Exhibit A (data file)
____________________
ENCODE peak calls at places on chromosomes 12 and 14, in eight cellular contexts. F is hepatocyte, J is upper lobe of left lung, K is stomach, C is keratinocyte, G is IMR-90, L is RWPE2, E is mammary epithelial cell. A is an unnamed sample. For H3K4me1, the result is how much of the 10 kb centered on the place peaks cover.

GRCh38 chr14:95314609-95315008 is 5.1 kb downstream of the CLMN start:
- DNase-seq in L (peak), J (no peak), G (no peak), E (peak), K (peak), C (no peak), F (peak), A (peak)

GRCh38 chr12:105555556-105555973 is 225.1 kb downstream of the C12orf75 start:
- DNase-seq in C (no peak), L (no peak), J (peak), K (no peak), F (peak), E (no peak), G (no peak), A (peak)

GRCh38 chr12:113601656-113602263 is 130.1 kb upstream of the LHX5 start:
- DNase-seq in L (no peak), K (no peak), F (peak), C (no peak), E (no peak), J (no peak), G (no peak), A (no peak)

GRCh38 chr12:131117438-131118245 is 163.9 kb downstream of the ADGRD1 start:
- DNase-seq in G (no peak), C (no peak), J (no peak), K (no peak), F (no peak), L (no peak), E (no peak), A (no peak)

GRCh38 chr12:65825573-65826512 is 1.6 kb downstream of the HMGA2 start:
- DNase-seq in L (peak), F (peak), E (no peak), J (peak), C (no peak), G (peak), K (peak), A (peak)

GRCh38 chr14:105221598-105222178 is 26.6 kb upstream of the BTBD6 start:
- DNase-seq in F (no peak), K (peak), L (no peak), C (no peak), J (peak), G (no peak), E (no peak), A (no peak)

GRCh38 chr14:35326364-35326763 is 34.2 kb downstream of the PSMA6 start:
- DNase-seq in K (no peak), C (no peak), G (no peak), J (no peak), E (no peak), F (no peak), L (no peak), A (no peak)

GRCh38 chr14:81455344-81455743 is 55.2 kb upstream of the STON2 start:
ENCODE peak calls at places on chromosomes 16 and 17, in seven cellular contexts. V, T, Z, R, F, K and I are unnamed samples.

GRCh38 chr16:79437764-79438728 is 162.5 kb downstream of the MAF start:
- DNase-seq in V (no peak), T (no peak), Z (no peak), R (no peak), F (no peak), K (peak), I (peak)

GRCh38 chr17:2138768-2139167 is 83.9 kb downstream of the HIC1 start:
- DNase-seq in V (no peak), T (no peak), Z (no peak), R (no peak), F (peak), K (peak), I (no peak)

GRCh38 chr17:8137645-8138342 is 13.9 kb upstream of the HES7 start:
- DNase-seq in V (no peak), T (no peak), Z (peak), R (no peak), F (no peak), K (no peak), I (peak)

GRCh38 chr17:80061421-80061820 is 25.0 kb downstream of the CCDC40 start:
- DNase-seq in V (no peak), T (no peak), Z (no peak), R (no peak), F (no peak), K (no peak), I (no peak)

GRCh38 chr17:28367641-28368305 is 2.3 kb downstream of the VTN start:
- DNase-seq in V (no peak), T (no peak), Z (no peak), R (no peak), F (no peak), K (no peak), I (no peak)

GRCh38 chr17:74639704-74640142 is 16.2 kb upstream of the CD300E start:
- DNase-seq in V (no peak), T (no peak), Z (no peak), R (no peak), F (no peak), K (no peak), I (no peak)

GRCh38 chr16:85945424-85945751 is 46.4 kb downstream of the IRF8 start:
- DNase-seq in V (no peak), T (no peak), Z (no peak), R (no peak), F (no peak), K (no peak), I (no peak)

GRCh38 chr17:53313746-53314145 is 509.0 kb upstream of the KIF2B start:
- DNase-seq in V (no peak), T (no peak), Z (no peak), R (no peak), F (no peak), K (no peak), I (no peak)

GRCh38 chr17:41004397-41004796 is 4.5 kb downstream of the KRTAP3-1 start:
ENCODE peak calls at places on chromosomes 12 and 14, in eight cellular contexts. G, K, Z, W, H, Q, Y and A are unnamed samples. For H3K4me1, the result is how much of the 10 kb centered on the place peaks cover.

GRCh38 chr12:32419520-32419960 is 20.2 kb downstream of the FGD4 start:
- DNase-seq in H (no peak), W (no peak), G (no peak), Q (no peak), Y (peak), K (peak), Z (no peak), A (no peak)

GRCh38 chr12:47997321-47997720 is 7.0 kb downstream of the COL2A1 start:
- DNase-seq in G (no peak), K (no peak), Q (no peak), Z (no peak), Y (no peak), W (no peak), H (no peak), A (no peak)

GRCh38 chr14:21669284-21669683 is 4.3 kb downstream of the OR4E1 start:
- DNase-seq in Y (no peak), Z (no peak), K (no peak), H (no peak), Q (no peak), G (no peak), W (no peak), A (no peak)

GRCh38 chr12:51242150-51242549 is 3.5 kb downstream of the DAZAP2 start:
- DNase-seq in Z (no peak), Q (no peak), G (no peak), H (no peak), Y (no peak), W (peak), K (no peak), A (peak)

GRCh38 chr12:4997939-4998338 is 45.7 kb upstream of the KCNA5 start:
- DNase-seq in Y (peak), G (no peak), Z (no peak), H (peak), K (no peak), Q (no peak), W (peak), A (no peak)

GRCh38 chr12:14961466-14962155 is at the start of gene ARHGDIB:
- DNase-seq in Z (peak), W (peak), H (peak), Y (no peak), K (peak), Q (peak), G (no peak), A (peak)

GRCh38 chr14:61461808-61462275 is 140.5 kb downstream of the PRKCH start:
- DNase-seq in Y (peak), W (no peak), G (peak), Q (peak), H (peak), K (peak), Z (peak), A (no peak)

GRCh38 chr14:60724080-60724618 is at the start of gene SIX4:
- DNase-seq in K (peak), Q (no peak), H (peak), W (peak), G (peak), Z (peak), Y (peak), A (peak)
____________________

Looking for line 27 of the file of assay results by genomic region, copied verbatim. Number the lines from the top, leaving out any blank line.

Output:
- DNase-seq in V (no peak), T (no peak), Z (no peak), R (no peak), F (no peak), K (no peak), I (no peak)